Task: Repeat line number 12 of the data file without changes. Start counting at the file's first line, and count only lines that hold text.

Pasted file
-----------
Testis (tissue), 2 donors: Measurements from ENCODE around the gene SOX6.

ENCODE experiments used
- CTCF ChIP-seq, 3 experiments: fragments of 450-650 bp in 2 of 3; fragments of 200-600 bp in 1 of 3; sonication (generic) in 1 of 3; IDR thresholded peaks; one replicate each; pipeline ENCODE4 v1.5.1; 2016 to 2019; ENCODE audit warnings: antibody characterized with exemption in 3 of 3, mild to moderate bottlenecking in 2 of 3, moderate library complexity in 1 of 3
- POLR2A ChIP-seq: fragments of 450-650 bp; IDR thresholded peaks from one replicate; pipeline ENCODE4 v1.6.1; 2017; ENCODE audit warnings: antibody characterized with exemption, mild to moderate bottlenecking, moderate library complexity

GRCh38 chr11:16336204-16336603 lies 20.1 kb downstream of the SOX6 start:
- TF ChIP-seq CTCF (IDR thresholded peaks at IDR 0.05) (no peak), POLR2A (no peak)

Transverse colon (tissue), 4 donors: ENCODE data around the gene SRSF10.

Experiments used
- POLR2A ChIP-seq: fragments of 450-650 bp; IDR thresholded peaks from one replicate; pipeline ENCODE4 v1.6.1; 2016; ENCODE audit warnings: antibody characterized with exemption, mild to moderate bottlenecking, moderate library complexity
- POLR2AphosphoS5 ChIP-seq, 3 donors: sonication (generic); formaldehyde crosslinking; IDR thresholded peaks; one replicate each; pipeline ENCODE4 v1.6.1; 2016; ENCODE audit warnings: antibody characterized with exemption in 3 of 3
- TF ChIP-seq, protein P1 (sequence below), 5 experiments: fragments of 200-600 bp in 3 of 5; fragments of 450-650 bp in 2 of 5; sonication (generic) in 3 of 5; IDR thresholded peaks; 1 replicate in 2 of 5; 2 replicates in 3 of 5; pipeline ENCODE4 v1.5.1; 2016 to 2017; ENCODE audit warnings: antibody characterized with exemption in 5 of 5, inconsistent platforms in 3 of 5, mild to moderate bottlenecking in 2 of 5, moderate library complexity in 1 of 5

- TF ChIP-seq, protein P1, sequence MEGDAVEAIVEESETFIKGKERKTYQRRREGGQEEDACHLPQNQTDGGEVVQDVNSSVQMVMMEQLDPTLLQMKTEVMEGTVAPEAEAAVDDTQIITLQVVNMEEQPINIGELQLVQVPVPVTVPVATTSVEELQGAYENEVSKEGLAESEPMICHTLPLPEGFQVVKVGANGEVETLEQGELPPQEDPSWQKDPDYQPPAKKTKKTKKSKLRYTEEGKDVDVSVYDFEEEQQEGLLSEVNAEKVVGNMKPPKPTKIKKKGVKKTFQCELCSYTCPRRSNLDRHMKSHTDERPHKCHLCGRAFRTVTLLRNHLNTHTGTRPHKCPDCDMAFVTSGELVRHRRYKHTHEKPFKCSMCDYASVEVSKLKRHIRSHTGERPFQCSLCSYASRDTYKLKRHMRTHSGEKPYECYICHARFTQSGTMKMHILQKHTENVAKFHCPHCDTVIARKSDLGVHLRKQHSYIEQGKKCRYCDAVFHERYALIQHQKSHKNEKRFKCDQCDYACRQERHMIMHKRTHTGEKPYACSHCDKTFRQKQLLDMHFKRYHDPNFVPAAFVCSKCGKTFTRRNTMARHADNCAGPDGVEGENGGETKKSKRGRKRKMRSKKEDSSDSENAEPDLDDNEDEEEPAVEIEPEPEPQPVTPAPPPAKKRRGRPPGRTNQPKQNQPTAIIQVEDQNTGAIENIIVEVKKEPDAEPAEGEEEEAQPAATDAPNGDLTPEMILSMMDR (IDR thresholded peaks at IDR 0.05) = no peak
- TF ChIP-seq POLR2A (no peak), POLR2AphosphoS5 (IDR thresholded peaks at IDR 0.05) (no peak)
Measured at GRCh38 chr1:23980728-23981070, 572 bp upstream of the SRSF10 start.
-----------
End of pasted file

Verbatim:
- TF ChIP-seq, protein P1, sequence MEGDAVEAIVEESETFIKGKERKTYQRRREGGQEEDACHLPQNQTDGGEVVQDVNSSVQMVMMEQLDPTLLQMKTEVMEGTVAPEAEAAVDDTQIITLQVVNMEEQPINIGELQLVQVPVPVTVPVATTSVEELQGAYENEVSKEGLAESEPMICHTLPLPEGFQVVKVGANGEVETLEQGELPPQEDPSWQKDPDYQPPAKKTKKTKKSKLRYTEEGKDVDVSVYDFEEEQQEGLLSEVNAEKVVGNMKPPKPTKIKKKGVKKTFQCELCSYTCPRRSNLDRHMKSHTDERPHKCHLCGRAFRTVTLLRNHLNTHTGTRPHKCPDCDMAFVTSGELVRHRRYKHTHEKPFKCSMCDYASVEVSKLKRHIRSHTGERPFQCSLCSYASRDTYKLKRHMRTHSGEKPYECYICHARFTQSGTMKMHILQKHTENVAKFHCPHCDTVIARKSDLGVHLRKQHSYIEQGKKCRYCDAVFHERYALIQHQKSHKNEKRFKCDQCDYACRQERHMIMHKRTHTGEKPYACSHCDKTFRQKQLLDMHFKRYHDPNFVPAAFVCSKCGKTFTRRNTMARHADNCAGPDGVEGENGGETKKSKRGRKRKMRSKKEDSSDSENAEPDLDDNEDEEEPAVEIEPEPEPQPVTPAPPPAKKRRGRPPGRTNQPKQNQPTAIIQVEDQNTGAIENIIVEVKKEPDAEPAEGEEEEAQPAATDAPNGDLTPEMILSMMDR (IDR thresholded peaks at IDR 0.05) = no peak